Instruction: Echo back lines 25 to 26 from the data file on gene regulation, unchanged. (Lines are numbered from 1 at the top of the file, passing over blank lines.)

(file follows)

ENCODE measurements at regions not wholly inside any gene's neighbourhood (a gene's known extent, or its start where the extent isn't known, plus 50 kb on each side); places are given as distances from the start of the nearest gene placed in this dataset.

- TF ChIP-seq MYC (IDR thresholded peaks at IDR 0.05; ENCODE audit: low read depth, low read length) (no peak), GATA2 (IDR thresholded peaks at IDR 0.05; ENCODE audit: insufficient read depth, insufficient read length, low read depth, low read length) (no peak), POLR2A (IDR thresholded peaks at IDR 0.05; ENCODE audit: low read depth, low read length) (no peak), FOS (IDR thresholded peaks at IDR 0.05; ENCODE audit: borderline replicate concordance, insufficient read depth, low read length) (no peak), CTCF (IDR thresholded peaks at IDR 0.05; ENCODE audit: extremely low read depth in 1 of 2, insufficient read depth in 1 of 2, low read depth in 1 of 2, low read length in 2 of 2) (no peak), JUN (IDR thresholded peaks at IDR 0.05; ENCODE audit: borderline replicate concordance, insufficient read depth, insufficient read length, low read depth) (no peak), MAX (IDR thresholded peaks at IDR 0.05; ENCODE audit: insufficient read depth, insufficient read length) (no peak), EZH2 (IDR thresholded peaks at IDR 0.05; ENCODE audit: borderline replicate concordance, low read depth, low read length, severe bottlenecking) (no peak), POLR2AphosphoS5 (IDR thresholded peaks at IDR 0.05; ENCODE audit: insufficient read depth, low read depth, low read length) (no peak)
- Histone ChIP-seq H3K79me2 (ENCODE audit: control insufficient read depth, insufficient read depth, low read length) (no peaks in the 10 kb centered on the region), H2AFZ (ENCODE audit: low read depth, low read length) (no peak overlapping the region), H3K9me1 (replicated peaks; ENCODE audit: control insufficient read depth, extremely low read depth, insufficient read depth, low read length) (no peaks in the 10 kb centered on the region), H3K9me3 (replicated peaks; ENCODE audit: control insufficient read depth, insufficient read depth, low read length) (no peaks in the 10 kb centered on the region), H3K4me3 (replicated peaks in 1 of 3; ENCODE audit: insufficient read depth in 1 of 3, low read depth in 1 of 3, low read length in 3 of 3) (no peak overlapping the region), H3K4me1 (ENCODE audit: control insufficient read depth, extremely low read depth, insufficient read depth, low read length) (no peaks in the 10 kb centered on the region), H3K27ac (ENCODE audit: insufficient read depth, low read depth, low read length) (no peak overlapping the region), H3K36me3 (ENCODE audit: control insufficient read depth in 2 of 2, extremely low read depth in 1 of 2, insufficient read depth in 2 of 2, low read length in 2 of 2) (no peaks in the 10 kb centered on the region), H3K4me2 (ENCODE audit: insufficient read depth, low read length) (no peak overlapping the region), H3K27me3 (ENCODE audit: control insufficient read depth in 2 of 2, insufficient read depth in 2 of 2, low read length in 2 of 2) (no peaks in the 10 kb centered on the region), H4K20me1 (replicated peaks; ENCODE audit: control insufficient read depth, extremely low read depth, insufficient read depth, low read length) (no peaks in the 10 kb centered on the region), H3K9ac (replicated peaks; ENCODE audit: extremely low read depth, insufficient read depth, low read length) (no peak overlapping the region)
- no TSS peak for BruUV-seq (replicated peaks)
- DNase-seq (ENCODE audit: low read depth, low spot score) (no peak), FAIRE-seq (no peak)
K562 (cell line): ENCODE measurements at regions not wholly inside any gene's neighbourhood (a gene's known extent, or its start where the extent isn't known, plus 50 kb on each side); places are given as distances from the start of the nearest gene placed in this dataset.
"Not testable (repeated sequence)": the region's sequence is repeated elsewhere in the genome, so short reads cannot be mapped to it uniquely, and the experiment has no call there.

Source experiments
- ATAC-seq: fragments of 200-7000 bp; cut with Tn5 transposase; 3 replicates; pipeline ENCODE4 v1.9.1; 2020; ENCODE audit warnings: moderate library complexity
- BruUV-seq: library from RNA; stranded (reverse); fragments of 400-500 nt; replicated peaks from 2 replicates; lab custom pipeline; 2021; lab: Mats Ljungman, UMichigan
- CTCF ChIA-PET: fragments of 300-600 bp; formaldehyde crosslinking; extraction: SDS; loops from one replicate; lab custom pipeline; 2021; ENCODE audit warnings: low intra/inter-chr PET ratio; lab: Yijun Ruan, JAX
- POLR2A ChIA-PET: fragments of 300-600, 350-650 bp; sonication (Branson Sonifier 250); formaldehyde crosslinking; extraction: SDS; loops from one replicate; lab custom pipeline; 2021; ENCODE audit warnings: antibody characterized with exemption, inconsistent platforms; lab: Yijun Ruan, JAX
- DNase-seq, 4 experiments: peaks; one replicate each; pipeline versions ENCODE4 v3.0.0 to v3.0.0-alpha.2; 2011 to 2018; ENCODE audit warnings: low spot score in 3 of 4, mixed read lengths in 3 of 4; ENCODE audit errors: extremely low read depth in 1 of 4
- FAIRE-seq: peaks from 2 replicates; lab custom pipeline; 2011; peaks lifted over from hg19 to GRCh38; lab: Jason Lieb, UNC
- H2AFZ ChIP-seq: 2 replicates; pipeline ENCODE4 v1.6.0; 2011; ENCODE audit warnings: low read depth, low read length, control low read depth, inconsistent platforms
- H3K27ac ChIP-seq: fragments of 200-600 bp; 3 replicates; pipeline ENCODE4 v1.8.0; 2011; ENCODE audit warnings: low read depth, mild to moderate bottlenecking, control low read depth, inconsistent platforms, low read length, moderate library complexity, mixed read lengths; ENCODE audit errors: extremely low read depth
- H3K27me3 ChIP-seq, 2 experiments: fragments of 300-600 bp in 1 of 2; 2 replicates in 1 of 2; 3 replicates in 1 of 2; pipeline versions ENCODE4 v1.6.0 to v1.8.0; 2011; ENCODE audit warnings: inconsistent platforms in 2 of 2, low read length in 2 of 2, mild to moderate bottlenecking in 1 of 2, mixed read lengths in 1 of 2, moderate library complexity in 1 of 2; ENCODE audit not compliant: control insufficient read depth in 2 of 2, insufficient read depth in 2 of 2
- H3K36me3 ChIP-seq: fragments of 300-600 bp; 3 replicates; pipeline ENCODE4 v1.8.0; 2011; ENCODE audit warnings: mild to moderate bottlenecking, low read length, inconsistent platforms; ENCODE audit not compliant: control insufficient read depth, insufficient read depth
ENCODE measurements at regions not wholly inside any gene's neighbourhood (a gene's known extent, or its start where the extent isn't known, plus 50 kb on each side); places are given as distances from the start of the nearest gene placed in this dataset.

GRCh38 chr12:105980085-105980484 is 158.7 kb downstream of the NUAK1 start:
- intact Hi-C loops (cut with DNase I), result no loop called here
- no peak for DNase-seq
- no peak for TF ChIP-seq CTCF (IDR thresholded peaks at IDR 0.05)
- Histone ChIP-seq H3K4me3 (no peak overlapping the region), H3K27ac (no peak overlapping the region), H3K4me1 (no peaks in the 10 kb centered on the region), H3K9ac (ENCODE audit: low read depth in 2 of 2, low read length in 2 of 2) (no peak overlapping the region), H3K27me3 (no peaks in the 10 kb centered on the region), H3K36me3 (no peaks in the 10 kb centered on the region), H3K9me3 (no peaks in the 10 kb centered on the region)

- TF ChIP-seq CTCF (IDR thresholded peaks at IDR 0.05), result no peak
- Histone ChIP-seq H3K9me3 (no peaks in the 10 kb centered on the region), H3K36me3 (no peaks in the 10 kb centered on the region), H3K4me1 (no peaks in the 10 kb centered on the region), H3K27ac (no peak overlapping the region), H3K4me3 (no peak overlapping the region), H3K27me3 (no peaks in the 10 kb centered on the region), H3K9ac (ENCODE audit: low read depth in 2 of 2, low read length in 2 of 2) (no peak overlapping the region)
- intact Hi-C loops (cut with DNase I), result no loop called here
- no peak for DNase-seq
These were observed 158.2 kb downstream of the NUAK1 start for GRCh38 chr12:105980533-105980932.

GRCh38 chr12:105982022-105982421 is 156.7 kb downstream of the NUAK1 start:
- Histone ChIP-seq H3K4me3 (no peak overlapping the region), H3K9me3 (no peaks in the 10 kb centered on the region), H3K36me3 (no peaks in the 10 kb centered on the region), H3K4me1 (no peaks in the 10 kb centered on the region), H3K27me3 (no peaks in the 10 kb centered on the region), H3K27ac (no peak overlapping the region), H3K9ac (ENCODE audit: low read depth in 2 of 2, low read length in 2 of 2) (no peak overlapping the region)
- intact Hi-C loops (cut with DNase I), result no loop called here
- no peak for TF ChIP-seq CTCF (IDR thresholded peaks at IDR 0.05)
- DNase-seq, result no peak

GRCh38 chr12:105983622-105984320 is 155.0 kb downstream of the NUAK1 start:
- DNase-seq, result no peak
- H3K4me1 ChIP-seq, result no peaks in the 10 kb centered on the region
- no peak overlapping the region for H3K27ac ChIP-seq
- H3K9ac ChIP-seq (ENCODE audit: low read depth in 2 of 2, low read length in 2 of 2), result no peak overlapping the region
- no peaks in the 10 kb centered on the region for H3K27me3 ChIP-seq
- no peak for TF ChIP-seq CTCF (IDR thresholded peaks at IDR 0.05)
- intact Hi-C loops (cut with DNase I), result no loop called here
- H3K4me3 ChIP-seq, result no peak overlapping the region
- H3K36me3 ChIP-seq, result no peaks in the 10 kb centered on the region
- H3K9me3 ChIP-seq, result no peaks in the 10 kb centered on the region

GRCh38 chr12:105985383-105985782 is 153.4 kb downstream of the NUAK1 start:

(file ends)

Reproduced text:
- TF ChIP-seq CTCF (IDR thresholded peaks at IDR 0.05), result no peak
- Histone ChIP-seq H3K9me3 (no peaks in the 10 kb centered on the region), H3K36me3 (no peaks in the 10 kb centered on the region), H3K4me1 (no peaks in the 10 kb centered on the region), H3K27ac (no peak overlapping the region), H3K4me3 (no peak overlapping the region), H3K27me3 (no peaks in the 10 kb centered on the region), H3K9ac (ENCODE audit: low read depth in 2 of 2, low read length in 2 of 2) (no peak overlapping the region)